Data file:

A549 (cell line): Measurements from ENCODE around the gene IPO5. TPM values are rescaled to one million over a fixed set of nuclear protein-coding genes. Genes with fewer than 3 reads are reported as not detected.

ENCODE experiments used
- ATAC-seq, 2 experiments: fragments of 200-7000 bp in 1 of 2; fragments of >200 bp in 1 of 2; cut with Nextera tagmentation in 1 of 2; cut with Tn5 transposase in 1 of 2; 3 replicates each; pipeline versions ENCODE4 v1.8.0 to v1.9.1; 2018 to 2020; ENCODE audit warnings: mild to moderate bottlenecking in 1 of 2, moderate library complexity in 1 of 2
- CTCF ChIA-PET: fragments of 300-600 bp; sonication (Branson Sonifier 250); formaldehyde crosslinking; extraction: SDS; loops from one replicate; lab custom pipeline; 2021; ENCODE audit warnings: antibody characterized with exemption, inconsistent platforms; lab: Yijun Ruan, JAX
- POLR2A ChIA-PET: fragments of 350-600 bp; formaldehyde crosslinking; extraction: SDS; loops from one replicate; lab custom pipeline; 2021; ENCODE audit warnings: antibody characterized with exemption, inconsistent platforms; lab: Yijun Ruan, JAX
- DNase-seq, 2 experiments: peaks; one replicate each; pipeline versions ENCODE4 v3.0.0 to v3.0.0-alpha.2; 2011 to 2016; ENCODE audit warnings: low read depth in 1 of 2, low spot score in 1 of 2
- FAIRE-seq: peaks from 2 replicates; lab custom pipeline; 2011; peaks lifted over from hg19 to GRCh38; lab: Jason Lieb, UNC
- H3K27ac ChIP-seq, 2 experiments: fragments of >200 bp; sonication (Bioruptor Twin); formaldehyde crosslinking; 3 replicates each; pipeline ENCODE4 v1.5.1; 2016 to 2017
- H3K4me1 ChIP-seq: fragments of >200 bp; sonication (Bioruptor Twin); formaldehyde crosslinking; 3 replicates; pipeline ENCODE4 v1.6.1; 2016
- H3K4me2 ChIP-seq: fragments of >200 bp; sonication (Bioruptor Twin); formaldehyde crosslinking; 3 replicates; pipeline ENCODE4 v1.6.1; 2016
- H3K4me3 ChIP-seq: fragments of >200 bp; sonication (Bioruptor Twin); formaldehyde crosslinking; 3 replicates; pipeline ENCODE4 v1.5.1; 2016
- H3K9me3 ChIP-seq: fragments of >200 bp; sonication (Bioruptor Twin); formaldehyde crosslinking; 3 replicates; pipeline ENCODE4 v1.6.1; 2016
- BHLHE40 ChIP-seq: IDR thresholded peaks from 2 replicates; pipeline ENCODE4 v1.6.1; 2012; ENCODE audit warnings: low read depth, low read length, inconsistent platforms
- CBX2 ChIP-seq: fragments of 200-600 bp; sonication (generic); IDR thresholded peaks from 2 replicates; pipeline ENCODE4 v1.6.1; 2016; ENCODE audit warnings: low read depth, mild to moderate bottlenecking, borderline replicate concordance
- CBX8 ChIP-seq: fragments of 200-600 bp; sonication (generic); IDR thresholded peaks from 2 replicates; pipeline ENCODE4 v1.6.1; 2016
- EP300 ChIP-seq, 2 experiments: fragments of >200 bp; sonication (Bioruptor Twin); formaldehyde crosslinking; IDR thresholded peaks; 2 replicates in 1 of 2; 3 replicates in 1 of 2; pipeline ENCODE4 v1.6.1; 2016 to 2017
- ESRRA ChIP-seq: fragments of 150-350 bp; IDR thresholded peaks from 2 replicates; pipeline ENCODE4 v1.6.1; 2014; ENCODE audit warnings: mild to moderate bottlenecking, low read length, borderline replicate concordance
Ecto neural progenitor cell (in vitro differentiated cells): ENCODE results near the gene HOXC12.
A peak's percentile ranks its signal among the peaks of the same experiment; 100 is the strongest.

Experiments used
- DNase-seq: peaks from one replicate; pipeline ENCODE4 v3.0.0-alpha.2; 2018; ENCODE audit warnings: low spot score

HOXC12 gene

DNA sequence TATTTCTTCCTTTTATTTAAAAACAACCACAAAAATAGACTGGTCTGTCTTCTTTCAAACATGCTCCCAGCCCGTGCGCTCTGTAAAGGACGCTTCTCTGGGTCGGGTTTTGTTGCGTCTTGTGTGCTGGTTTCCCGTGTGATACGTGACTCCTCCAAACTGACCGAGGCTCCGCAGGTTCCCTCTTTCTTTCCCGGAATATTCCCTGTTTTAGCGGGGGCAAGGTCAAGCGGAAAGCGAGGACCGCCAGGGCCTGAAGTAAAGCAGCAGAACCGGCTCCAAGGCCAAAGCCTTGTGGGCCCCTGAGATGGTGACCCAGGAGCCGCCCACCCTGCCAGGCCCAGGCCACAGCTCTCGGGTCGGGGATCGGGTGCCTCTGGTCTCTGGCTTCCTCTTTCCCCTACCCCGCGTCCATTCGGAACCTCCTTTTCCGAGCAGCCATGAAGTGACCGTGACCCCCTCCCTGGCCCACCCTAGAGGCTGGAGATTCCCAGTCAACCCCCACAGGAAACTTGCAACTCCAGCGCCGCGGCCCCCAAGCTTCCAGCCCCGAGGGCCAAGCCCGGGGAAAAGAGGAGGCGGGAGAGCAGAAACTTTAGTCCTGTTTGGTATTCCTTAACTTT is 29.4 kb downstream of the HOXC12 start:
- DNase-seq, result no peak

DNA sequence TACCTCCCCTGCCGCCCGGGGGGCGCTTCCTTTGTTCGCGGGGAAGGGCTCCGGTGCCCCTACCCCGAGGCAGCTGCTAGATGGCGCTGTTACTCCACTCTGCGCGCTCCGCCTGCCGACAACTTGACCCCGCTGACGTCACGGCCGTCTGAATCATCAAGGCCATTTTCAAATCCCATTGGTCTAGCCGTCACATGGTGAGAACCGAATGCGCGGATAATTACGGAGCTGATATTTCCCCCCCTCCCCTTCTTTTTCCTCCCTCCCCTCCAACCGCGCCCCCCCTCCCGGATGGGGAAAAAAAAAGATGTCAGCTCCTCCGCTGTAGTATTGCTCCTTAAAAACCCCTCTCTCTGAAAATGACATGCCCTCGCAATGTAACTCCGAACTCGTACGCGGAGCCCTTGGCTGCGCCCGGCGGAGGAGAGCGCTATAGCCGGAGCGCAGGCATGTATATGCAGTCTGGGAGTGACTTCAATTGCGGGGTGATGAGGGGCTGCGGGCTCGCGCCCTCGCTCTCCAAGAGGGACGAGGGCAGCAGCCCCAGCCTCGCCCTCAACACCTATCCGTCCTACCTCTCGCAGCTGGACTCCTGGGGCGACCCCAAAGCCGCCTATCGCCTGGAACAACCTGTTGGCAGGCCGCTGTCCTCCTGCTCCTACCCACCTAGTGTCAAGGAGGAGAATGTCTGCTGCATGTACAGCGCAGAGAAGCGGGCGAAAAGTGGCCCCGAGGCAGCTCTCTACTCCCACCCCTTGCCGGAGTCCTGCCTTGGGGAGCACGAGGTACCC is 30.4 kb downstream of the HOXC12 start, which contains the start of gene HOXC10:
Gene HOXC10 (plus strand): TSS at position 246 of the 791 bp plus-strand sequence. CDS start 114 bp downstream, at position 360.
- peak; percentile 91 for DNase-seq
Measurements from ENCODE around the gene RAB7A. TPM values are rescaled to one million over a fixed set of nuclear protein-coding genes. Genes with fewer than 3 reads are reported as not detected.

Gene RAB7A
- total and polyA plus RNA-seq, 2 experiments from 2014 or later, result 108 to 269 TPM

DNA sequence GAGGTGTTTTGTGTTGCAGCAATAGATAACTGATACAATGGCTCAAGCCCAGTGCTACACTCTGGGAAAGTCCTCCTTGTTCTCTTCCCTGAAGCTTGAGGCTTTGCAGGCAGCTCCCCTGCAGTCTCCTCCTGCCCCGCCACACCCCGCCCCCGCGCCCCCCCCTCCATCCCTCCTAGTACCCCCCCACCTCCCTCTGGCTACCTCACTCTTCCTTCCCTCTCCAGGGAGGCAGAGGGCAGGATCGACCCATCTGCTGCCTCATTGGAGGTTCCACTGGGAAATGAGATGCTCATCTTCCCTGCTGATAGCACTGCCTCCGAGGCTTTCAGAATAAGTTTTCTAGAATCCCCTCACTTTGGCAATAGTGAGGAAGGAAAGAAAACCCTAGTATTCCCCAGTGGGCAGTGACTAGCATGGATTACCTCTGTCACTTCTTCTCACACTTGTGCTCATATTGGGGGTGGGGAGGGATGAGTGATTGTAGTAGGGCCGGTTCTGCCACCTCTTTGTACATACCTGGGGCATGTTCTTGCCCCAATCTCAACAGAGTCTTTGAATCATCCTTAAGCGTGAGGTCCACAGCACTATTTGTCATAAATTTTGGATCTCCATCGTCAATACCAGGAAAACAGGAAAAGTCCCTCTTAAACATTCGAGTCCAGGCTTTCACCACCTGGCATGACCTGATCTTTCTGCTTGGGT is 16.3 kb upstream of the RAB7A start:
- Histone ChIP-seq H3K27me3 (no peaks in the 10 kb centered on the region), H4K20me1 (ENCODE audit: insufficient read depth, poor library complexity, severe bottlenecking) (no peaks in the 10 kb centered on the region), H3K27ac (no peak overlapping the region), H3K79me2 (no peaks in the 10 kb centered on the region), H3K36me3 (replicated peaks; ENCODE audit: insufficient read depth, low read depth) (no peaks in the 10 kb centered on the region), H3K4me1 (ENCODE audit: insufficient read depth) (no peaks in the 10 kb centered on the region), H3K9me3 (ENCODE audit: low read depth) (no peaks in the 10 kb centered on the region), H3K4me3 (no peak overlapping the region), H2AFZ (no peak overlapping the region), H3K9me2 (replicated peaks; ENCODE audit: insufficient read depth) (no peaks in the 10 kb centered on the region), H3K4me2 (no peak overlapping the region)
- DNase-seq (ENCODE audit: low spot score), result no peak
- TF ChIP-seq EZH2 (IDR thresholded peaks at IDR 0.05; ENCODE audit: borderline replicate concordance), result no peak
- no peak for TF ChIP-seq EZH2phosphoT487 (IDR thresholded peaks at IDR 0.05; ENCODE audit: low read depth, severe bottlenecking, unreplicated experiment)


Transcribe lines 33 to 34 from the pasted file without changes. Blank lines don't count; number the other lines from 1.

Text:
- DNase-seq (ENCODE audit: low spot score), result no peak
- TF ChIP-seq EZH2 (IDR thresholded peaks at IDR 0.05; ENCODE audit: borderline replicate concordance), result no peak